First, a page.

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New Jersey landlord sued over allegedly renting to illegal aliens (Connolly Properties, civil RICO)

The Immigration Reform Law Institute (IRLI) - part of the Federation for American Immigration Reform (FAIR) - is suing New Jersey's Connolly Properties under the Racketeer Influenced and Corrupt Organizations Act (RICO), claiming that that company and others have a habit of renting to illegal aliens and are thus guilty of harboring illegal aliens as well as violating the Fair Housing Act. Connoly is based in New Jersey and has properties there and in Allentown, Pennsylvania. Press release here, biased AP report from Samantha Henry here.

Related:
"Mohawk Industries accused of witness tampering"
Swift and Company sued under RICO Act
Idaho county sues illegal alien employers under RICO
Are you a lawyer who likes money?

Other tags: associated press

Immigration2008a · Sat, 06/21/2008 - 17:49 · Importance: 4

Sun, 06/22/2008 - 07:37
anonymous

Interesting theory to sue on. In California, things are moving in the opposite direction. The state legislature passed & the governor signed a law intended as a 'Hazelton ordinance prevention act'. '"Legal challenges asserting constitutionality of any local government ordinance will stop if AB 976 is signed into law." Bill No: AB 976 Author: Charles Calderon (D), et al SUPPORT : (Verified 6/20/07) Apartment Association of California Southern Cities (source) American Civil Liberties Union Apartment Association of Greater Los Angeles Apartment Association of Orange County Asian Americans for Civil Rights and Equality California Labor Federation, AFL-CIO California Rural Legal Assistance Foundation California School Employees Association JERICHO Lambda Letters Project Mexican American Legal Defense and Educational Fund Santa Barbara Rental Property Association Western Center on Law and Poverty Western Manufactured Housing Communities Association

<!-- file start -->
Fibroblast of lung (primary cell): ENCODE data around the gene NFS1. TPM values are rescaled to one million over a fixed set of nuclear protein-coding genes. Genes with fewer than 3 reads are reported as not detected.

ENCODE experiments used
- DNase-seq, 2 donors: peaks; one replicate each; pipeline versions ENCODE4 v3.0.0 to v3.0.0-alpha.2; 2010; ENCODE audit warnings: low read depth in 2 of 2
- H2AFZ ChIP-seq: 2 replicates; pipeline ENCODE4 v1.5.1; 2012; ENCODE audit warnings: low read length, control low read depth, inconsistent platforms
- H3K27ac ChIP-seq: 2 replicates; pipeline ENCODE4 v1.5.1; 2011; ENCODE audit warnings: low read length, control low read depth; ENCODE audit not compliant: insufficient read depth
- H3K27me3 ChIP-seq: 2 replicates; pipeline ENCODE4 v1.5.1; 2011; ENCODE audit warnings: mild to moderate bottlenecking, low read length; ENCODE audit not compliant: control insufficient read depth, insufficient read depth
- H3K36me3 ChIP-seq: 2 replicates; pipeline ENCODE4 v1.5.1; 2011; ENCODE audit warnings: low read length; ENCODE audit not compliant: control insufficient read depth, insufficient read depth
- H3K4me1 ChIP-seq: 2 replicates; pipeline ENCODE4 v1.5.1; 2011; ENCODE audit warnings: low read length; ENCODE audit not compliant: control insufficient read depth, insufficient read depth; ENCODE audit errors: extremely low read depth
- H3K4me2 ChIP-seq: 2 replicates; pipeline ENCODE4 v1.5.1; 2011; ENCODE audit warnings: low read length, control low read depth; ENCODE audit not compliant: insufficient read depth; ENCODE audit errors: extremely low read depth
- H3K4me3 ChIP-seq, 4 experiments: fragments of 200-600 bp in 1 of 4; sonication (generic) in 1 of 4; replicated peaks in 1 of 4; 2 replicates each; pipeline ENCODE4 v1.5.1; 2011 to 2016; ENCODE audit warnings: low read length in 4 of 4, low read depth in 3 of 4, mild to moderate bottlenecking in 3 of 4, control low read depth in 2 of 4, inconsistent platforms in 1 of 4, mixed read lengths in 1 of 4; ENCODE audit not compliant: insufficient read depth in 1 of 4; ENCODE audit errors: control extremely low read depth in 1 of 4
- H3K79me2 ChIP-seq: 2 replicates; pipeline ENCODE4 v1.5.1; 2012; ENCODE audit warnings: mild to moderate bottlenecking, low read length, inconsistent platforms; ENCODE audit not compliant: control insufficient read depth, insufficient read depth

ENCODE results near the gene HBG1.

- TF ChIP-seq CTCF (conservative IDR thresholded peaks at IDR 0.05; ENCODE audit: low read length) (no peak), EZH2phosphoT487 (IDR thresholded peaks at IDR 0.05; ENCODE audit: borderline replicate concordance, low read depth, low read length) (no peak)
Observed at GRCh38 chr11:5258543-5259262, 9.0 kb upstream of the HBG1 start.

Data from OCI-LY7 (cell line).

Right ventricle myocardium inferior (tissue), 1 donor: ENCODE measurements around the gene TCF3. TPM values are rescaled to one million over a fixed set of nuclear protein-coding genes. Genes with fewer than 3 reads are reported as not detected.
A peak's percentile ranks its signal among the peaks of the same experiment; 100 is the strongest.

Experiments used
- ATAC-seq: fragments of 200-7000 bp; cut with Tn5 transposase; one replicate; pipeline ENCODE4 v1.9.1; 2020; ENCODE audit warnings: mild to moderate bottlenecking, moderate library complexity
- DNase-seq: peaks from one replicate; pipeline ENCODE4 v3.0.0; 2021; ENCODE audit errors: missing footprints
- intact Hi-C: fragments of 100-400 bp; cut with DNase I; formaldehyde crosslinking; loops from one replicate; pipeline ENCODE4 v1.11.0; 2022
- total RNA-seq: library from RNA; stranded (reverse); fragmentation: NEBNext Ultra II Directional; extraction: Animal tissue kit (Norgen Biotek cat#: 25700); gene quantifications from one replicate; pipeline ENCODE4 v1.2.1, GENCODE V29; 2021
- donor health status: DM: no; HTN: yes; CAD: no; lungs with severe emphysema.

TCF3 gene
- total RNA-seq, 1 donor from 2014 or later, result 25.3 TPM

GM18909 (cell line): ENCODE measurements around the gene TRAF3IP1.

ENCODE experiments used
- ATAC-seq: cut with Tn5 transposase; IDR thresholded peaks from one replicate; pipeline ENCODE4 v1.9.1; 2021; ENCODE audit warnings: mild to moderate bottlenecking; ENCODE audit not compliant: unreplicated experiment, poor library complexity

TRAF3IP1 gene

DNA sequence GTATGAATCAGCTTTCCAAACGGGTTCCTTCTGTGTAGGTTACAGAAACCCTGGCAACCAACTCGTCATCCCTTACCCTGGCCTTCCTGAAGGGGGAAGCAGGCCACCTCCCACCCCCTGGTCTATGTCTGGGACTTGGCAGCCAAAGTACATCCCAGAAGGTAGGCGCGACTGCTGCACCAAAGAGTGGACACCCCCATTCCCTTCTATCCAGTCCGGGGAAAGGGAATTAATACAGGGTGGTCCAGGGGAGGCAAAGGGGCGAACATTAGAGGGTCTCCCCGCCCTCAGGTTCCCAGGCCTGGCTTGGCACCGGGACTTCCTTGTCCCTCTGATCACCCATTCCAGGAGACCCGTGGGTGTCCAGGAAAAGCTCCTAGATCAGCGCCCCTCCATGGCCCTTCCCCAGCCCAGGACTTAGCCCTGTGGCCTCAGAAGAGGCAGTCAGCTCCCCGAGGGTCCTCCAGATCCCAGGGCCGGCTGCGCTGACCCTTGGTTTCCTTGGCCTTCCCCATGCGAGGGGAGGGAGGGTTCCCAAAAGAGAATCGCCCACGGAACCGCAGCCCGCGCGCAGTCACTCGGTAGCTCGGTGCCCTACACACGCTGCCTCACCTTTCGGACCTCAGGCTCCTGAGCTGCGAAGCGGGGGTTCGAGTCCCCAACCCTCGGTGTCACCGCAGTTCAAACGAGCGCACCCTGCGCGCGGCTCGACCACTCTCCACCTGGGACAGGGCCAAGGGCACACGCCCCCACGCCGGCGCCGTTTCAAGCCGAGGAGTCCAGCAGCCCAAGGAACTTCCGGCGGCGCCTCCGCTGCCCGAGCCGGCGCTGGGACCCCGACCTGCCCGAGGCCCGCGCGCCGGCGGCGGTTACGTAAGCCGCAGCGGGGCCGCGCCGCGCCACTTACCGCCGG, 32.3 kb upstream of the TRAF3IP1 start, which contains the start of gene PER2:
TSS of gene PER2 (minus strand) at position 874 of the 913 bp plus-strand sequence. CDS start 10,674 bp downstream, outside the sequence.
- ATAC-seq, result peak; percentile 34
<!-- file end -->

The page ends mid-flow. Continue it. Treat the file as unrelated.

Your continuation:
Sun, 06/22/2008 - 07:49
anonymous